Does Pairing Exercise with Rivastigmine Patch Improve Alzheimer’s Outlook?


The Rivastigmine transdermal patch is used to treat some people with dementia in Alzheimer’s disease and Parkinson’s disease. Rivastigmine is classified as a medication called a cholinesterase inhibitor. It functions by increasing the amount of a certain natural substance in the brain, which improves mental function (such as memory and thinking).1


Use physical exercise in conjunction with the Rivastigmine transdermal patch resulted in significant improvements in quality of life measures as compared to use of the patch alone. The ability to perform activities of daily living were lower in the individuals who received the patch only, but they did experience an improvement in functional mobility compared to baseline. The results suggest that physical activity is beneficial for cognitive function in this group of patients.2


Research presented in a 2014 issue of Current Alzheimer Research was conducted to determine whether use of the Rivastigmine transdermal patch in complement with physical activity was associated with changes in quality of life, cognition, activities of daily living, and functional mobility in Alzheimer’s patients versus using the Rivastigmine transdermal patch alone. The researchers conducted a randomized, controlled, single-blinded trial that included 40 patients with mild to moderate stages of Alzheimer’s disease. All of the patients received the Rivastigmine transdermal patch daily at a dose of 4.6mg. They were randomly placed into two groups, with one being physical exercise with the patch and the other being the control group who received the patch only. Their exercise program included aerobic, flexibility, strength and balance movements twice a week for 6 months. Outcomes were evaluated using the Quality of Life in Alzheimer’s disease scale (QOL), Activities of Daily Living Questionnaire (ADL), Mini-Mental State Examination (MMSE), and “Time Up and Go Test”.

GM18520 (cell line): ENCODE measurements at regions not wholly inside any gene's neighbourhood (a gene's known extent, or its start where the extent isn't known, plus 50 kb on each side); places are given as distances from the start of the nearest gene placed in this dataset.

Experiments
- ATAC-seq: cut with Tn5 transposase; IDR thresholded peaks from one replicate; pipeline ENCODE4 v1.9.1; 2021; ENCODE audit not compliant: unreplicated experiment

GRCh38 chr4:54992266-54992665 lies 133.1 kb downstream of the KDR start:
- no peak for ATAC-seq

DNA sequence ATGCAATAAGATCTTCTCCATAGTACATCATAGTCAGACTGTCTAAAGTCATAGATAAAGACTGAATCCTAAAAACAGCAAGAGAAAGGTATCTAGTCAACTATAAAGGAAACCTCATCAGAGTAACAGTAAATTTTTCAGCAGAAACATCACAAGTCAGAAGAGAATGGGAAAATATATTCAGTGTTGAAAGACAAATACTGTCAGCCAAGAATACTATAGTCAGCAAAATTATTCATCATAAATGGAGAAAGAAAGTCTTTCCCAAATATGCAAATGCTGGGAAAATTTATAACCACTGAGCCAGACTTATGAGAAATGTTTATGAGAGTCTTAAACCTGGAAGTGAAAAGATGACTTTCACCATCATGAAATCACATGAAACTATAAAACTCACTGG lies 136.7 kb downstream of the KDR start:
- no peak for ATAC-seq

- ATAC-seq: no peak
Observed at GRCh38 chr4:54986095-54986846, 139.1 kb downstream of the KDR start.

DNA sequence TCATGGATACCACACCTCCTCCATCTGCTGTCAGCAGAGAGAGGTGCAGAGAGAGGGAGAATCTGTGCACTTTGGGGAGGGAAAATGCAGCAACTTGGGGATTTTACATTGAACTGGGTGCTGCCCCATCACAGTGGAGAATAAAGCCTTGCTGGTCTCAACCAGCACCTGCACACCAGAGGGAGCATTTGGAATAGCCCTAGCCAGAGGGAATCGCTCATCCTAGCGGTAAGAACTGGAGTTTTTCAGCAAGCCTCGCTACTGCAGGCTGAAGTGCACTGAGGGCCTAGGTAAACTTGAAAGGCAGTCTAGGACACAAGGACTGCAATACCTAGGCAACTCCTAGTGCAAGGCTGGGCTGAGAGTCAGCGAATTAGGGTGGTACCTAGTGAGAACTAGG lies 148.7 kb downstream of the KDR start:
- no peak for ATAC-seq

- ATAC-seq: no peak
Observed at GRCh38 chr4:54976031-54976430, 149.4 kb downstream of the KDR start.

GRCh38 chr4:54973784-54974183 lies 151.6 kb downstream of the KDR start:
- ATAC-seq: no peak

The study began with 40 patients and experienced some attrition, with 34 patients completing the 6 month study. The results showed only statistically significant improvement to QOL scores in the patients who were part of the physical activity randomization group. There were not any differences in cognitive functions between the two groups. The ability to perform the ADL was lower in the randomized group that received the Rivastigmine patch only. However, this group experienced an improvement in functional mobility.

The researchers concluded that their results indicate an association between physical activity and Rivastigmine transdermal patch improves Quality of Life scores in patients with Alzheimer’s disease. They recommended further research be conducted on the possible relationship between physical activity and Alzheimer’s disease.


  1. U.S. National Library of Medicine. Rivastigmine Transdermal Patch. Accessed September 1, 2016.
  2. Aguiar P, Monteiro L, Feres A, Gomes I, Melo A. Rivastigmine transdermal patch and physical exercises for Alzheimer’s disease: a randomized clinical trial. Current Alzheimer Research. 2014;11:532‐537.

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